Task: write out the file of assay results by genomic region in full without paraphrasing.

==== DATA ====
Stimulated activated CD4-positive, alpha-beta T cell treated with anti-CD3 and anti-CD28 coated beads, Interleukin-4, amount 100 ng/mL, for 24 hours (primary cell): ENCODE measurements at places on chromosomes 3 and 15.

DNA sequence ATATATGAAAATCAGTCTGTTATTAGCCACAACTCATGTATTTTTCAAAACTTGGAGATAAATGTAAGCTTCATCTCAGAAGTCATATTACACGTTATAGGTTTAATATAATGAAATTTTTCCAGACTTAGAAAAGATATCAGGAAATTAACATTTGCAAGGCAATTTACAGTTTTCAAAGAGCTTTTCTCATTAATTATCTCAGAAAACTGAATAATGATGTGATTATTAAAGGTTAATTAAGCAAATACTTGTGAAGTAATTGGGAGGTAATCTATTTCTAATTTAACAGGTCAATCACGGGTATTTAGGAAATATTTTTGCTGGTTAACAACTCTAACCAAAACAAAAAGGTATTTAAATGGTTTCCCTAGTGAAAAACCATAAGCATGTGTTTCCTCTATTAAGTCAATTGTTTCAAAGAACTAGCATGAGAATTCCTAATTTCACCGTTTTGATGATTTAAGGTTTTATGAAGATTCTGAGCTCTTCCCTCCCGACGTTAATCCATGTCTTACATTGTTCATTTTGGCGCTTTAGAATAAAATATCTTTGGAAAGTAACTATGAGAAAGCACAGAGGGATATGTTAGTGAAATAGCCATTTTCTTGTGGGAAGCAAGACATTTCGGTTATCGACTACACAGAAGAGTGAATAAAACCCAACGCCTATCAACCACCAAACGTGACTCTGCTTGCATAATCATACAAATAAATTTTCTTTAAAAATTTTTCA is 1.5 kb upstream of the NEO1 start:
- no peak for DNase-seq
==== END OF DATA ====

Stimulated activated CD4-positive, alpha-beta T cell treated with anti-CD3 and anti-CD28 coated beads, Interleukin-4, amount 100 ng/mL, for 24 hours (primary cell): ENCODE measurements at places on chromosomes 3 and 15.

DNA sequence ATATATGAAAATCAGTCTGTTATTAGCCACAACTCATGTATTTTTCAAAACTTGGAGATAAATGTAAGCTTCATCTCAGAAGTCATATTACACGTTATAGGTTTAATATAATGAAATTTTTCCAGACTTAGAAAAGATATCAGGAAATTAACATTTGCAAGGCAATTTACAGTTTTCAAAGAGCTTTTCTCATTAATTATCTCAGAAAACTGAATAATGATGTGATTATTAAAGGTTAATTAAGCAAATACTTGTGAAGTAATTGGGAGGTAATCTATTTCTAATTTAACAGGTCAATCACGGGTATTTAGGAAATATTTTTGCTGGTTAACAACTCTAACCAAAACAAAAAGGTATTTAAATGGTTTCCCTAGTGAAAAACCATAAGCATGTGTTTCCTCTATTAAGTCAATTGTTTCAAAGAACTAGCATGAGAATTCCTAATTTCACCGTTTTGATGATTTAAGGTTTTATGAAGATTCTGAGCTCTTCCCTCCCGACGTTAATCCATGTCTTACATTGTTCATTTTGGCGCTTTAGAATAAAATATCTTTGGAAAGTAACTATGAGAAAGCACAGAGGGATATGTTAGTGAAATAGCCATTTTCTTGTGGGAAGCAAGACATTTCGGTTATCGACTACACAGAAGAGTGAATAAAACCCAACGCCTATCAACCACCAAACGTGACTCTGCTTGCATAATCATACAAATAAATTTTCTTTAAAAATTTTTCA is 1.5 kb upstream of the NEO1 start:
- no peak for DNase-seq